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Nothing Subtle on Eiffel Tower 100th Birthday

June 17, 1989|RONE TEMPEST | Times Staff Writer

PARIS — Early in the show, two men ablaze but in special asbestos suits will ascend the Eiffel Tower while 53 others jump off it, tied by elastic cords.

Later, rock singer Johnny Halliday, known as "the French Elvis," will roar onto a huge stage, built at the foot of the tower, in the company of 100 leather-jacketed motorcyclists and their bikes. From the stage, from barges in the Seine, from holes in a giant birthday cake at the Palais de Chaillot, will emerge music, dancers, tightrope walkers, fashion models, fireworks and laser beams.

Finally, Ronald Reagan and his friend, Mayor Jacques Chirac of Paris will unveil the 76-foot tall cake. One thousand chefs will pour out of the huge pastry, with candles and slices of cake for le peuple .

Happy 100th birthday, Eiffel Tower! Happy 200th anniversary, French Revolution!

The cost of Mayor Chirac's 89-minute party tonight for several hundred thousand guests: $10 million.

No matter, it seems. This is no time for prix fixe. This is a time of Revolutionary excess and Bicentennial one-upsmanship in the French capital.

Not to be outdone by arch-rival Chirac, his opponent in a bitter presidential election last year, President Francois Mitterrand, has invited President Bush, 29 other world leaders and an estimated crowd of 2 million to his own party for the 200th anniversary of the storming of the Bastille, July 14.

The Mitterrand party, a parade that will include elephants, horses painted to look like zebras and the Florida A & M Marching Band doing the moon-walk down the Avenue des Champs Elysees, is expected to cost $15 million.

Aides to Chirac and Mitterrand deny any revelry rivalry. However, Mitterrand was not invited to Chirac's party tonight. Nor was Chirac invited to Mitterrand's fete next month.

"There is absolutely no competition between the two," insisted Chirac aide Thierry Aumonier. "It is a simple matter of protocol. It is the mayor of Paris who invites. President Mitterrand was not invited."

Although the president was snubbed, Aumonier said Chirac did invite Minister of Culture Jack Lang, a Mitterrand ally, "who will be given a position of honor right next to Reagan."

Each show has an eccentric director with his own ideas of how to celebrate history. Promoters for Chirac's Eiffel Tower party, directed by Olivier Massart, describe it as an event that "combines Jules Verne and Fellini--an enormous naive event that mixes the wildest imagination with the glory of industrial performances. Living artists mix with enormous pictures on unpalpable screens."

Mitterrand's fete is more playful, reflecting the elfin personality of Jean-Paul Goude, a veteran American and French advertising man.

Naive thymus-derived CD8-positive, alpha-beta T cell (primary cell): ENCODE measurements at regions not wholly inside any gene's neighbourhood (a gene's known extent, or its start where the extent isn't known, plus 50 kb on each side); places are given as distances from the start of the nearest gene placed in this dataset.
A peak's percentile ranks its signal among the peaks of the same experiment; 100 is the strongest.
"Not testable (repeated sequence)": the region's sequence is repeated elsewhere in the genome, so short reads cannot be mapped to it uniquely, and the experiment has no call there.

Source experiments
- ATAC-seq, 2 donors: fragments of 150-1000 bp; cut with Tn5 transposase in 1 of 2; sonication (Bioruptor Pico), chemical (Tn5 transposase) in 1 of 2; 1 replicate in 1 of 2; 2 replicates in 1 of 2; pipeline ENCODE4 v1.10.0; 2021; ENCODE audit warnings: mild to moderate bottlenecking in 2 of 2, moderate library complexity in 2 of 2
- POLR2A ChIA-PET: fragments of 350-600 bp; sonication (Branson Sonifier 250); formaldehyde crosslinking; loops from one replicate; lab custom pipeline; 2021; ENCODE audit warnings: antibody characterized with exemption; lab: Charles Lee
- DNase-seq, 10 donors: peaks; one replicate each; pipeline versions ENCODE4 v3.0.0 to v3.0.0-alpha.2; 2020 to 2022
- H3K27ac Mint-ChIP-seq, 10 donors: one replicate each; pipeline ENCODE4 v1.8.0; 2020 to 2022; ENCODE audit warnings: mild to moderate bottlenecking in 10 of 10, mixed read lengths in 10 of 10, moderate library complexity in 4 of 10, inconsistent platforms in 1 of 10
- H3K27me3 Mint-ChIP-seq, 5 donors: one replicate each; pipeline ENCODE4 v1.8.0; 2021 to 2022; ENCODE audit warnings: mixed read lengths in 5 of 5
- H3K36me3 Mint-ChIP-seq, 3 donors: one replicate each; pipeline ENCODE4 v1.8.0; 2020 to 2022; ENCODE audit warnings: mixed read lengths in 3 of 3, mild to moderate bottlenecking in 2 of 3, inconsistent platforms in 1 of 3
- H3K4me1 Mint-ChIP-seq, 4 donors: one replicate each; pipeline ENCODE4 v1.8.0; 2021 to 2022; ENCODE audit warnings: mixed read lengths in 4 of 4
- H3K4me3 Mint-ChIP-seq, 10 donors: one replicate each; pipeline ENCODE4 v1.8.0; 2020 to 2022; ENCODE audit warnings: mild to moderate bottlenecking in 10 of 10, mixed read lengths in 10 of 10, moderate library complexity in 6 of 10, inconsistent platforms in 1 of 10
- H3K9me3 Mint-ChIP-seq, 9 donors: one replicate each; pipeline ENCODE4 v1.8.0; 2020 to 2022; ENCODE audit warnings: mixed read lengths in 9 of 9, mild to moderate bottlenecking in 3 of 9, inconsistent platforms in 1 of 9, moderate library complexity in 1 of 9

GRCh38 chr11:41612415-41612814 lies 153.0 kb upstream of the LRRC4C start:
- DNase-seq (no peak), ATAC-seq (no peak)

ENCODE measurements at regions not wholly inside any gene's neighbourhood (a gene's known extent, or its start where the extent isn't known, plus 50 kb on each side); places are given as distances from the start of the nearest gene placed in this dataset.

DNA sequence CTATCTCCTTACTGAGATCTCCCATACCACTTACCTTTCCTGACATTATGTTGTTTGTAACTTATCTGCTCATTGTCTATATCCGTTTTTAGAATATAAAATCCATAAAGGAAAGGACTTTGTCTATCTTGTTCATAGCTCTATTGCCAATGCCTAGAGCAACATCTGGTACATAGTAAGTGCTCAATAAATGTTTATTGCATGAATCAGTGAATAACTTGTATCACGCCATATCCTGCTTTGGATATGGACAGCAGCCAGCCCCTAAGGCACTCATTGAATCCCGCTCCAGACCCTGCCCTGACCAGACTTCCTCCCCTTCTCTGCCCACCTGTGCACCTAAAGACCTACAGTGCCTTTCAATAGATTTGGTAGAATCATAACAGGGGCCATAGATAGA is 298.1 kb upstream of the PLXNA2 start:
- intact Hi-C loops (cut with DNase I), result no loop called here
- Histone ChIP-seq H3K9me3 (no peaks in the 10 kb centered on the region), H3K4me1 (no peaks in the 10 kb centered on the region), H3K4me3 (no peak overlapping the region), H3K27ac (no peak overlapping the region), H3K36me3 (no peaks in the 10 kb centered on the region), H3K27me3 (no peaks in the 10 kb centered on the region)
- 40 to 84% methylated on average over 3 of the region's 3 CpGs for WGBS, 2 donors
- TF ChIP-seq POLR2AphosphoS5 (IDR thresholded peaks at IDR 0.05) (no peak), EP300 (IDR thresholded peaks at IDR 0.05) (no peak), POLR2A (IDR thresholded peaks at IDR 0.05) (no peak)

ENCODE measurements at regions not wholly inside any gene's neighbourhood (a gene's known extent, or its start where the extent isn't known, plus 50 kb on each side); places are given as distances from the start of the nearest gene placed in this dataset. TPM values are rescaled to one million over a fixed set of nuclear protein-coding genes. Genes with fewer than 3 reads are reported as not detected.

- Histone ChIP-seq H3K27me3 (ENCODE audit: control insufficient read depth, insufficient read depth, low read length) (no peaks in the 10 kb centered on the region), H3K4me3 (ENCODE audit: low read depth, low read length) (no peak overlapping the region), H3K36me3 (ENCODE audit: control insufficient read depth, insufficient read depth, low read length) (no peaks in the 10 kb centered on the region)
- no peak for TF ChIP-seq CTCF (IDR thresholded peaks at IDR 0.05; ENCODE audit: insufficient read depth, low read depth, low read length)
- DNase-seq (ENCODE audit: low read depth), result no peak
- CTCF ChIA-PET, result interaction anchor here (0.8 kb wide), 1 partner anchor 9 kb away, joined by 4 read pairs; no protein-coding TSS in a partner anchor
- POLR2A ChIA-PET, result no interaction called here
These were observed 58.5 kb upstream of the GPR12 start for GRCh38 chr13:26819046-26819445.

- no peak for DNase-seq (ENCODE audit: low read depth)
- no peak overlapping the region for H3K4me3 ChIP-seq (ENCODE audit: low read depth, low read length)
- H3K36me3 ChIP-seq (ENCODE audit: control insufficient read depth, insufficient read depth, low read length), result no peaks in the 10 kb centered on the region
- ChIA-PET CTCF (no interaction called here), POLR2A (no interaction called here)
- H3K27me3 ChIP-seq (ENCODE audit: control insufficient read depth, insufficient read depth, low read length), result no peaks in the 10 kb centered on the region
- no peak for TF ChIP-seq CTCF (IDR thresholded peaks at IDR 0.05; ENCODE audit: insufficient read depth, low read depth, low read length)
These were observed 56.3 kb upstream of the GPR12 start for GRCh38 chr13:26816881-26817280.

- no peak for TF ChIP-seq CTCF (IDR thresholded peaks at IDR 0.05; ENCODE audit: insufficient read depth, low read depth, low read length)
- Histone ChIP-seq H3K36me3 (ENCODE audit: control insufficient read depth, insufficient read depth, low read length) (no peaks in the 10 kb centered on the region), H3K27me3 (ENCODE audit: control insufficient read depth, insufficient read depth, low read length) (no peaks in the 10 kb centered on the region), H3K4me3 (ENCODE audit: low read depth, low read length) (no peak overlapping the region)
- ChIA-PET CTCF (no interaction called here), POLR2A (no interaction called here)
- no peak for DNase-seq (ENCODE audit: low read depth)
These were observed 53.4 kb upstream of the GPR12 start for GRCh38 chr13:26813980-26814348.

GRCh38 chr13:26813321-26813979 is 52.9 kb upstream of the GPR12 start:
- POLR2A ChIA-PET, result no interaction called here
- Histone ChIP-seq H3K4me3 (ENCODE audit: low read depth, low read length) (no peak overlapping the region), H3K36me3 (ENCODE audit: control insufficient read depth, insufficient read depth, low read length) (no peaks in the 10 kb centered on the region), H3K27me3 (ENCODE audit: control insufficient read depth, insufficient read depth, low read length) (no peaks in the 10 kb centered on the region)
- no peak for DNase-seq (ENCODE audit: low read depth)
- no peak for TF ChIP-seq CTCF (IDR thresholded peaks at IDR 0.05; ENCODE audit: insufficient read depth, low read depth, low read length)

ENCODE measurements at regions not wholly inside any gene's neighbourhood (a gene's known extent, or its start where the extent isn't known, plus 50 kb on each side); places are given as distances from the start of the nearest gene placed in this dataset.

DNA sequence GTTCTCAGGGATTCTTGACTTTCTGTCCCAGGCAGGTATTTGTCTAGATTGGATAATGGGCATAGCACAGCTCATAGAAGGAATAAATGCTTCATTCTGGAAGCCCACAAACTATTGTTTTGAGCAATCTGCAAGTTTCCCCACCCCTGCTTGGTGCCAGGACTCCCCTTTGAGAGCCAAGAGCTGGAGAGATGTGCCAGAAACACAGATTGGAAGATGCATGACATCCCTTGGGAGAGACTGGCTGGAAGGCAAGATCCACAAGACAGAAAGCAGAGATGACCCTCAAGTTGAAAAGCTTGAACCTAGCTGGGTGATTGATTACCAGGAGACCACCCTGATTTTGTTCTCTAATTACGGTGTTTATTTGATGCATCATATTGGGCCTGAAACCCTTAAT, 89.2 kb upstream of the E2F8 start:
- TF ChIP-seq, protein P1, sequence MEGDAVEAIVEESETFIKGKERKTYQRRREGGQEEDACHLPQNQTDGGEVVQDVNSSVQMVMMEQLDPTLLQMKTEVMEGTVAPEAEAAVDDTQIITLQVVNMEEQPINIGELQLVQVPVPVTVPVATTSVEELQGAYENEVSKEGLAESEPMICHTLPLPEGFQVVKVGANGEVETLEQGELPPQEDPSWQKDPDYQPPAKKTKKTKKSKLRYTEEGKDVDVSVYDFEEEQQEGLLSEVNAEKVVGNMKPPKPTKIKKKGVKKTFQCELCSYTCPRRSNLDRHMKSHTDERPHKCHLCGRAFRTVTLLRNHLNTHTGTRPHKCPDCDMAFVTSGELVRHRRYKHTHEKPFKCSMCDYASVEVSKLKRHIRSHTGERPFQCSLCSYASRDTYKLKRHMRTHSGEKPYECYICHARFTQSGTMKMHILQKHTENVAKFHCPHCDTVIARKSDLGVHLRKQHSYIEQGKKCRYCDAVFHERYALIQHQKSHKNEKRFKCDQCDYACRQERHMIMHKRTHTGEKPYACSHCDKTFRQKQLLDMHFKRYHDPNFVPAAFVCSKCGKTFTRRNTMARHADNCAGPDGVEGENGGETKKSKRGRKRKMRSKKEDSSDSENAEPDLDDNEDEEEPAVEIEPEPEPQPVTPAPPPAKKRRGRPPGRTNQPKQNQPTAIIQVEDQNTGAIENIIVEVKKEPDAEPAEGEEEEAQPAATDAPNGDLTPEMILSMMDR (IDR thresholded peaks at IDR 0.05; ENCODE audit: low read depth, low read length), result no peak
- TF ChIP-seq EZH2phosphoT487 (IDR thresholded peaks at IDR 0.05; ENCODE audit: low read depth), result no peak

"When I was a kid," said Goude, "I always dreamed of putting on a show at the Theater of the Champs Elysees," a musical and dramatic theater near the famous boulevard. "Now they have offered me the whole Champs Elysees. How could I refuse?"

Goude's show will also benefit from Mitterrand's position as commander-in-chief of the French military. In addition to 8,000 extras, 1,500 drummers and a 90-foot steam-belching train engine with 20 men pounding on oil drums, 3,000 French soldiers will join the parade.

Director Massart, who seems to be benefiting mainly from Chirac's friendship with Reagan, will have 3,500 extras, 300 fashion models, 100 accordionists and 20 international stars, ranging from French crooner Charles Aznavour to Stevie Wonder.

Each of the rival shows has problems. The Chirac spectacle will be rudely interrupted by a commercial for Citroen, the French car maker. And Massart's decision to install a "Noah's Ark" sequence in the middle of a historical theme, which begins with the French Revolution, has left American television director Walter C. Miller puzzled.

"Some of this stuff I simply do not understand," said Miller, part of the American Radio City Music Hall team hired to hired to tape the show for international television. "We go from the French Revolution to Noah's Ark. It's just not chronological."

Too Tall for TV

Another worry for Miller, a veteran of big spectacles who staged the inauguration of President Bush among other events, has to do with the tower itself. The 1,000-foot-high tower, constructed by French engineer Gustave Eiffel for the World's Fair of 1889, has a bad, as Miller put it in television terms "aspect ratio." In short, it is too tall for television. There is no way to show a performer and the tower at the same time. As a result, the performers will appear on the small screen as though they are set before a jungle-gym, not the whole magnificent iron-lace tribute to the dawn of the modern age.

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